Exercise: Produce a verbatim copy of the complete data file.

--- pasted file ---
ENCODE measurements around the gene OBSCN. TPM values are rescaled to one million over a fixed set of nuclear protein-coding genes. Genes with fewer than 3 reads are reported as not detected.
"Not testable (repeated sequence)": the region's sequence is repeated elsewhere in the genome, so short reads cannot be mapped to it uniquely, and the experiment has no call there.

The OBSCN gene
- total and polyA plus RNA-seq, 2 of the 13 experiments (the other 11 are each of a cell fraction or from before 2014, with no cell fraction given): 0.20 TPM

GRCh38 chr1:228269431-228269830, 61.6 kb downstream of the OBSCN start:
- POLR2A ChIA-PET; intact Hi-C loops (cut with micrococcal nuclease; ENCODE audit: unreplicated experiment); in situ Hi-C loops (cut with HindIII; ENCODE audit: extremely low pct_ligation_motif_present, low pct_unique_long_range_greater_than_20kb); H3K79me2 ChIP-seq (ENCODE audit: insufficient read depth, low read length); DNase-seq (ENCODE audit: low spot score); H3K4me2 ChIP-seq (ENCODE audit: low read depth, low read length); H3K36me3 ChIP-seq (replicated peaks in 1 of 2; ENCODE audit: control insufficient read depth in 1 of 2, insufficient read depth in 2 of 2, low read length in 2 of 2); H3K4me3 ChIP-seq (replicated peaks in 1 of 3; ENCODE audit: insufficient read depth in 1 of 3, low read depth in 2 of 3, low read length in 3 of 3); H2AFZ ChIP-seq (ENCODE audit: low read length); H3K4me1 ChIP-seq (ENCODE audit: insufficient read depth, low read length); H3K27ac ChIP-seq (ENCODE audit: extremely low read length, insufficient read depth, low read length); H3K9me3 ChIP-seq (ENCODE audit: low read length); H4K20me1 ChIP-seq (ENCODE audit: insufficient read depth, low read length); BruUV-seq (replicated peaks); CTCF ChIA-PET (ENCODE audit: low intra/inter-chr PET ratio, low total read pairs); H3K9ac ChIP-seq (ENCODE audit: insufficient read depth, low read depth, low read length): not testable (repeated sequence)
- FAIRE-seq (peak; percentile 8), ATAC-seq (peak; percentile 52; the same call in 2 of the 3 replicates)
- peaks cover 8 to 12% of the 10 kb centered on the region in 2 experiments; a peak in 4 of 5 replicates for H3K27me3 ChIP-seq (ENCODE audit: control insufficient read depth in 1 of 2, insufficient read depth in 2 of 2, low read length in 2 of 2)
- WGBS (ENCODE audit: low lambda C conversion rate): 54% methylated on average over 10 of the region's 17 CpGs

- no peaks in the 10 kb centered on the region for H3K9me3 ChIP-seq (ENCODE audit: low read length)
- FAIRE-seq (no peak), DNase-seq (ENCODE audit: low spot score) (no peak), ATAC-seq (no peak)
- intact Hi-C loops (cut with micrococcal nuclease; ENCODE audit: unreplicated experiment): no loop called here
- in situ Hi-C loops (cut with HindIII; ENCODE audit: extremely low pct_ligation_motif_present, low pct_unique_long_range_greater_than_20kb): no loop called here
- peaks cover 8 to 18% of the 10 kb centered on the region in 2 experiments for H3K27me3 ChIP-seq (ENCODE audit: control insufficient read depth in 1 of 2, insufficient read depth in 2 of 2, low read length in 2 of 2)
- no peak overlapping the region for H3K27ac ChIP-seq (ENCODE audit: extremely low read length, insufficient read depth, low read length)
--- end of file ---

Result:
ENCODE measurements around the gene OBSCN. TPM values are rescaled to one million over a fixed set of nuclear protein-coding genes. Genes with fewer than 3 reads are reported as not detected.
"Not testable (repeated sequence)": the region's sequence is repeated elsewhere in the genome, so short reads cannot be mapped to it uniquely, and the experiment has no call there.

The OBSCN gene
- total and polyA plus RNA-seq, 2 of the 13 experiments (the other 11 are each of a cell fraction or from before 2014, with no cell fraction given): 0.20 TPM

GRCh38 chr1:228269431-228269830, 61.6 kb downstream of the OBSCN start:
- POLR2A ChIA-PET; intact Hi-C loops (cut with micrococcal nuclease; ENCODE audit: unreplicated experiment); in situ Hi-C loops (cut with HindIII; ENCODE audit: extremely low pct_ligation_motif_present, low pct_unique_long_range_greater_than_20kb); H3K79me2 ChIP-seq (ENCODE audit: insufficient read depth, low read length); DNase-seq (ENCODE audit: low spot score); H3K4me2 ChIP-seq (ENCODE audit: low read depth, low read length); H3K36me3 ChIP-seq (replicated peaks in 1 of 2; ENCODE audit: control insufficient read depth in 1 of 2, insufficient read depth in 2 of 2, low read length in 2 of 2); H3K4me3 ChIP-seq (replicated peaks in 1 of 3; ENCODE audit: insufficient read depth in 1 of 3, low read depth in 2 of 3, low read length in 3 of 3); H2AFZ ChIP-seq (ENCODE audit: low read length); H3K4me1 ChIP-seq (ENCODE audit: insufficient read depth, low read length); H3K27ac ChIP-seq (ENCODE audit: extremely low read length, insufficient read depth, low read length); H3K9me3 ChIP-seq (ENCODE audit: low read length); H4K20me1 ChIP-seq (ENCODE audit: insufficient read depth, low read length); BruUV-seq (replicated peaks); CTCF ChIA-PET (ENCODE audit: low intra/inter-chr PET ratio, low total read pairs); H3K9ac ChIP-seq (ENCODE audit: insufficient read depth, low read depth, low read length): not testable (repeated sequence)
- FAIRE-seq (peak; percentile 8), ATAC-seq (peak; percentile 52; the same call in 2 of the 3 replicates)
- peaks cover 8 to 12% of the 10 kb centered on the region in 2 experiments; a peak in 4 of 5 replicates for H3K27me3 ChIP-seq (ENCODE audit: control insufficient read depth in 1 of 2, insufficient read depth in 2 of 2, low read length in 2 of 2)
- WGBS (ENCODE audit: low lambda C conversion rate): 54% methylated on average over 10 of the region's 17 CpGs

- no peaks in the 10 kb centered on the region for H3K9me3 ChIP-seq (ENCODE audit: low read length)
- FAIRE-seq (no peak), DNase-seq (ENCODE audit: low spot score) (no peak), ATAC-seq (no peak)
- intact Hi-C loops (cut with micrococcal nuclease; ENCODE audit: unreplicated experiment): no loop called here
- in situ Hi-C loops (cut with HindIII; ENCODE audit: extremely low pct_ligation_motif_present, low pct_unique_long_range_greater_than_20kb): no loop called here
- peaks cover 8 to 18% of the 10 kb centered on the region in 2 experiments for H3K27me3 ChIP-seq (ENCODE audit: control insufficient read depth in 1 of 2, insufficient read depth in 2 of 2, low read length in 2 of 2)
- no peak overlapping the region for H3K27ac ChIP-seq (ENCODE audit: extremely low read length, insufficient read depth, low read length)